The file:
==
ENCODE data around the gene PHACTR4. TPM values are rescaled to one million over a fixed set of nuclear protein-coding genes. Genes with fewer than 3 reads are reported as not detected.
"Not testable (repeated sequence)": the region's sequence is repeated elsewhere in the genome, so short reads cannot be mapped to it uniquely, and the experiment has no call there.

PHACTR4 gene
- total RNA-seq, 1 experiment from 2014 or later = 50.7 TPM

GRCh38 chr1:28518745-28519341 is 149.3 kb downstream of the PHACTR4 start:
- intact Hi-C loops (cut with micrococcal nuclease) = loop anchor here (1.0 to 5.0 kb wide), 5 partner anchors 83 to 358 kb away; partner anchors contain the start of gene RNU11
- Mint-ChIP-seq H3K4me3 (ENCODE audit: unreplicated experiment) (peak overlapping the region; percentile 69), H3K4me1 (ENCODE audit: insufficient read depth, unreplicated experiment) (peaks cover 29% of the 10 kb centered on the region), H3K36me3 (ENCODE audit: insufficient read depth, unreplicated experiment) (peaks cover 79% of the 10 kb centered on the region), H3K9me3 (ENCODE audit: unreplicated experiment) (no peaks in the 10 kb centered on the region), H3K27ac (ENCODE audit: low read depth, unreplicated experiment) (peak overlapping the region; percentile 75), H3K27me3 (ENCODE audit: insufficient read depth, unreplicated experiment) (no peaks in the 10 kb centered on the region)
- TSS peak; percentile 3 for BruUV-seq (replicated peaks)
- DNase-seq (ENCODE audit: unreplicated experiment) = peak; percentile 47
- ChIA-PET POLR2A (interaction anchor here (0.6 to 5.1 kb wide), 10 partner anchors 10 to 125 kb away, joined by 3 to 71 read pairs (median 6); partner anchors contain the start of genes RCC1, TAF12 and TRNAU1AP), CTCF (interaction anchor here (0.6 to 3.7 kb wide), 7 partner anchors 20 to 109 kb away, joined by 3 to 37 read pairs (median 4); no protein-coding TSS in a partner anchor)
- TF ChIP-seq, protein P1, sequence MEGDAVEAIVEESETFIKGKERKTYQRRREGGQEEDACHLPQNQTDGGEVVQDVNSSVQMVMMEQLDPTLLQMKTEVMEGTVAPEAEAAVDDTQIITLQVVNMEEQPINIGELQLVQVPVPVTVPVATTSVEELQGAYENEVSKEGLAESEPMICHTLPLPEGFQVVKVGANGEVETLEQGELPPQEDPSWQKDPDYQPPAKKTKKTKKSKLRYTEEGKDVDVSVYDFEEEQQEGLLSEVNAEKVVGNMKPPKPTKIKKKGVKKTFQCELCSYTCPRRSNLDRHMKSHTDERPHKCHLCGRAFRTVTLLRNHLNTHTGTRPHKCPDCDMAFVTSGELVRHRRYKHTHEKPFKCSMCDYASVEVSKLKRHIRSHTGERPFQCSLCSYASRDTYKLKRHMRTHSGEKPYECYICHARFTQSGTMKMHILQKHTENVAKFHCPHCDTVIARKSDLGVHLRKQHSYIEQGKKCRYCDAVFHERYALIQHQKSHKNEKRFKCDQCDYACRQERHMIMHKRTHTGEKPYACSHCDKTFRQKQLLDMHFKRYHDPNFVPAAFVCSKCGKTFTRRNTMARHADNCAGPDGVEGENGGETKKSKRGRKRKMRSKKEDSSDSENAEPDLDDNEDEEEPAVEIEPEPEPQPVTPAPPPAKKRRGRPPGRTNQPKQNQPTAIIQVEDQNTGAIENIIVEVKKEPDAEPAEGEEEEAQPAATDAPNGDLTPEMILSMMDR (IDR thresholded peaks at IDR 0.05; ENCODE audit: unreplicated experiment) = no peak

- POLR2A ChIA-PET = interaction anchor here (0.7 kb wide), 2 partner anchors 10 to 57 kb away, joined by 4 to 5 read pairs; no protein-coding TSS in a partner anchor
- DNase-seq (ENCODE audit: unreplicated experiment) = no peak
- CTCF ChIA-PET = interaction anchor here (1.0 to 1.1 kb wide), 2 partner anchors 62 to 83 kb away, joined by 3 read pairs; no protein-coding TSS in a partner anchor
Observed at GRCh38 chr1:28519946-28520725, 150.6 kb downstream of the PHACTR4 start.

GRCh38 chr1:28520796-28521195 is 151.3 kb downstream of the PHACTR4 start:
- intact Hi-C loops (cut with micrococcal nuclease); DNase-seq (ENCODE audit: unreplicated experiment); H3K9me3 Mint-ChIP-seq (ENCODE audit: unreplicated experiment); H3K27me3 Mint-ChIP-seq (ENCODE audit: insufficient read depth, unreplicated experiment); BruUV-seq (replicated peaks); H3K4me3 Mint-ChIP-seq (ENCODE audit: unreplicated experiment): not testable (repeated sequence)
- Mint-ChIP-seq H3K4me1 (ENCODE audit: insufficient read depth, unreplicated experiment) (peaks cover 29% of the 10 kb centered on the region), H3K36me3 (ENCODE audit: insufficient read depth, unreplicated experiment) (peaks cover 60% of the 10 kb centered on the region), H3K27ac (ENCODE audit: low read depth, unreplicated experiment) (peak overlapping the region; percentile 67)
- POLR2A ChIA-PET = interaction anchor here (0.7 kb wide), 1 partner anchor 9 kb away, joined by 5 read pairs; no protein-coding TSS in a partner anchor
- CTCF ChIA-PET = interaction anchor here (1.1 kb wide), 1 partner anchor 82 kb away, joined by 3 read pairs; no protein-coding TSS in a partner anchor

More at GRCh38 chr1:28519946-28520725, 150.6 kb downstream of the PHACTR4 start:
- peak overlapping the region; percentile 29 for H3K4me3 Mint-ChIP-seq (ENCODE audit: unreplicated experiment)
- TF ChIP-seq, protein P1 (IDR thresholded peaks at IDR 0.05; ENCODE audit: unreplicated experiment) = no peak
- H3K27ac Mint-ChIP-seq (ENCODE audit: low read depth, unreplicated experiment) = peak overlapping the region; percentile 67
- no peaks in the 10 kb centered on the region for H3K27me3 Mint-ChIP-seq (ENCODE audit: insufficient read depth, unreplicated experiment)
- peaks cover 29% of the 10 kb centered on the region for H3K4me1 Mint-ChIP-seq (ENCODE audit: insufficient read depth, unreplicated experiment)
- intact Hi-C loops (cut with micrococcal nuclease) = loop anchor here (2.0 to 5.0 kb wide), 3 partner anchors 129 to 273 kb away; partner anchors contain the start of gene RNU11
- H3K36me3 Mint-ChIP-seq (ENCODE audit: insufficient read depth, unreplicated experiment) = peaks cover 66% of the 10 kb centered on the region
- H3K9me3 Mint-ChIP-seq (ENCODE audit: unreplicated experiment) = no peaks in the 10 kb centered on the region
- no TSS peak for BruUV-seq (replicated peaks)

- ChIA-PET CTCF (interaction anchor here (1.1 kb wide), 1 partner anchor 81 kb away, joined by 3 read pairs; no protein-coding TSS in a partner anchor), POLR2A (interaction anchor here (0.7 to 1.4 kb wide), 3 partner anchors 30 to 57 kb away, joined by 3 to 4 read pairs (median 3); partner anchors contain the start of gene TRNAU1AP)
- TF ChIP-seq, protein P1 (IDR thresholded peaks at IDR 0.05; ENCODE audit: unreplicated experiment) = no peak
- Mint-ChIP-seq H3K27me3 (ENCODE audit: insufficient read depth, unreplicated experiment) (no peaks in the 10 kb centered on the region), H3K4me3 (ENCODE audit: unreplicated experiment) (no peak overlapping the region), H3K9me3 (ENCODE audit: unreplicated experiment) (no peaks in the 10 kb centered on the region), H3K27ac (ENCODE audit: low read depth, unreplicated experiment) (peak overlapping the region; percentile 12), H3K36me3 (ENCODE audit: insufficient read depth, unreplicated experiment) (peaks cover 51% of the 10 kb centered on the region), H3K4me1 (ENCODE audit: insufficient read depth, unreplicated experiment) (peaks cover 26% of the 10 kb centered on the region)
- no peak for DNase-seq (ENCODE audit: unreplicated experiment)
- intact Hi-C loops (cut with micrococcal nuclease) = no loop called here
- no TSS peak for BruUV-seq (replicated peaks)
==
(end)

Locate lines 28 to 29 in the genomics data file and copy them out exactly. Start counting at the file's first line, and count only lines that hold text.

- H3K36me3 Mint-ChIP-seq (ENCODE audit: insufficient read depth, unreplicated experiment) = peaks cover 66% of the 10 kb centered on the region
- H3K9me3 Mint-ChIP-seq (ENCODE audit: unreplicated experiment) = no peaks in the 10 kb centered on the region